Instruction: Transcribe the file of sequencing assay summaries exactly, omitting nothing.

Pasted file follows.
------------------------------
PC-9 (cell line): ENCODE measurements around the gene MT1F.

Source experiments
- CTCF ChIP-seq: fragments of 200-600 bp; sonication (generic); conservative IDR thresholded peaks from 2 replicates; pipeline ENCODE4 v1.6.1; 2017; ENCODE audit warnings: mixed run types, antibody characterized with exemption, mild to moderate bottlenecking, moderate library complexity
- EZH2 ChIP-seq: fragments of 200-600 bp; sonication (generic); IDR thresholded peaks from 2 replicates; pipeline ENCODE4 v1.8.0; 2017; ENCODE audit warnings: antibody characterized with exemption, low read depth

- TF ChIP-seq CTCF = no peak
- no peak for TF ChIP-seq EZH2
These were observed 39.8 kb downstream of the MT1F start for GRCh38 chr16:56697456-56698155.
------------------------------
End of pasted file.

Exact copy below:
PC-9 (cell line): ENCODE measurements around the gene MT1F.

Source experiments
- CTCF ChIP-seq: fragments of 200-600 bp; sonication (generic); conservative IDR thresholded peaks from 2 replicates; pipeline ENCODE4 v1.6.1; 2017; ENCODE audit warnings: mixed run types, antibody characterized with exemption, mild to moderate bottlenecking, moderate library complexity
- EZH2 ChIP-seq: fragments of 200-600 bp; sonication (generic); IDR thresholded peaks from 2 replicates; pipeline ENCODE4 v1.8.0; 2017; ENCODE audit warnings: antibody characterized with exemption, low read depth

- TF ChIP-seq CTCF = no peak
- no peak for TF ChIP-seq EZH2
These were observed 39.8 kb downstream of the MT1F start for GRCh38 chr16:56697456-56698155.